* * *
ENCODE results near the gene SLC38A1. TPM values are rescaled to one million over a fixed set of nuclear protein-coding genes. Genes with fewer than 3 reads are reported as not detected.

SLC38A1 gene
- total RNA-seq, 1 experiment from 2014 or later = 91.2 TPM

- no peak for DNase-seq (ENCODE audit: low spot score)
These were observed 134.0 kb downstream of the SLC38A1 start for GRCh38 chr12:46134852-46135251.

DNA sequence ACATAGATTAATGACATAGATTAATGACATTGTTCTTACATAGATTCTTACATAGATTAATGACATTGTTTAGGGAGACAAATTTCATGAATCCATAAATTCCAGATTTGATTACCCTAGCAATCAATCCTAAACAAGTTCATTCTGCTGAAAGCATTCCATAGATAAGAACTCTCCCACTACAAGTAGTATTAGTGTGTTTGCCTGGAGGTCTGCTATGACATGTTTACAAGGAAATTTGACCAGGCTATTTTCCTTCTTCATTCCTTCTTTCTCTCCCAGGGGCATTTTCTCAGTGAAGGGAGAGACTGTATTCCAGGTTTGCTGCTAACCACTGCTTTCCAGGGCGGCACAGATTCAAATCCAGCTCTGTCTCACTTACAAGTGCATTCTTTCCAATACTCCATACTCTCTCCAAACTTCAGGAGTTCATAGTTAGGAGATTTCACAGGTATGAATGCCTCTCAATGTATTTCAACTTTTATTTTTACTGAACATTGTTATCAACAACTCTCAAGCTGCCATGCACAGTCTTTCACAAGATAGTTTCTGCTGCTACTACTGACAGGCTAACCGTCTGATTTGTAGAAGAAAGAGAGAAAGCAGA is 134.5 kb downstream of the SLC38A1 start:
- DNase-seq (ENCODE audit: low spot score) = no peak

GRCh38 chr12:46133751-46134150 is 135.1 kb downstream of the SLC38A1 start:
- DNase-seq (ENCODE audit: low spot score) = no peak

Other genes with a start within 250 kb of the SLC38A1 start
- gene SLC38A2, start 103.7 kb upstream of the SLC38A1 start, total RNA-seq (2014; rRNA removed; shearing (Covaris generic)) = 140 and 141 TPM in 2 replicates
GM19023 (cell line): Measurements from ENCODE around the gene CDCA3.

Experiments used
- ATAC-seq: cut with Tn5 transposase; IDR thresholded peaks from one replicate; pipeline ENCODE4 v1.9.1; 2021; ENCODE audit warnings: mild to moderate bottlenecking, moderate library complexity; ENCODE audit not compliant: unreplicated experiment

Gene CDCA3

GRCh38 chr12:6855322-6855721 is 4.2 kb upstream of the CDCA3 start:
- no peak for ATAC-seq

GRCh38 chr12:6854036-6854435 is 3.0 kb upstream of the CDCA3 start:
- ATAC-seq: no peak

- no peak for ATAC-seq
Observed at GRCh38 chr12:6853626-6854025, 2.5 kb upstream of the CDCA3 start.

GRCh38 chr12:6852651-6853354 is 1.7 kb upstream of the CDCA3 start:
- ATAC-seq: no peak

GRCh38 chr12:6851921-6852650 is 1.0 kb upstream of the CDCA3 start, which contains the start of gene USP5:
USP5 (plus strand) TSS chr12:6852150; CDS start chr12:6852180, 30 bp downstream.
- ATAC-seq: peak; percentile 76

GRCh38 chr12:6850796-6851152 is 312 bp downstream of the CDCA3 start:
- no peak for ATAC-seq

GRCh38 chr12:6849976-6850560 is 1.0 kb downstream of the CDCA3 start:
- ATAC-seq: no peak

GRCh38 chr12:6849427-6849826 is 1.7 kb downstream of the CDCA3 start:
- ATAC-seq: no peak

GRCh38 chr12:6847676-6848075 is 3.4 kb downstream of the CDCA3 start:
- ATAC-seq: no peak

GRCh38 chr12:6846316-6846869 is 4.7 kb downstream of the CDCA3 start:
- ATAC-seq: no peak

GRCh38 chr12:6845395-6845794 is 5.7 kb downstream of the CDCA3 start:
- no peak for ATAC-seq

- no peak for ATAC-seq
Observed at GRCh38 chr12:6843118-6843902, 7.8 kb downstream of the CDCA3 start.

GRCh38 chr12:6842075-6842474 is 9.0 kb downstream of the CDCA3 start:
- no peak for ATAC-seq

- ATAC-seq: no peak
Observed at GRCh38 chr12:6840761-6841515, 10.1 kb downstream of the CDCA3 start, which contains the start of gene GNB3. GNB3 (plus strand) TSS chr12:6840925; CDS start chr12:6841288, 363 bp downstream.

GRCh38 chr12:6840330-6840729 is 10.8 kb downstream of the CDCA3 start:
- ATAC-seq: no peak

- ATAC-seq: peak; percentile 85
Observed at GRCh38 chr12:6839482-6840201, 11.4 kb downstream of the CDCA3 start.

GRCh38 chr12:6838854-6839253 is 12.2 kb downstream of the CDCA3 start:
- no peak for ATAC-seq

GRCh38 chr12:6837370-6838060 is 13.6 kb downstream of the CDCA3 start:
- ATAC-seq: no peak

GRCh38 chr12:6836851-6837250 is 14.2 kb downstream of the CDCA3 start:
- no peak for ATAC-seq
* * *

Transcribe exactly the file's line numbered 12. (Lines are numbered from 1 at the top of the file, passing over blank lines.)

GM19023 (cell line): Measurements from ENCODE around the gene CDCA3.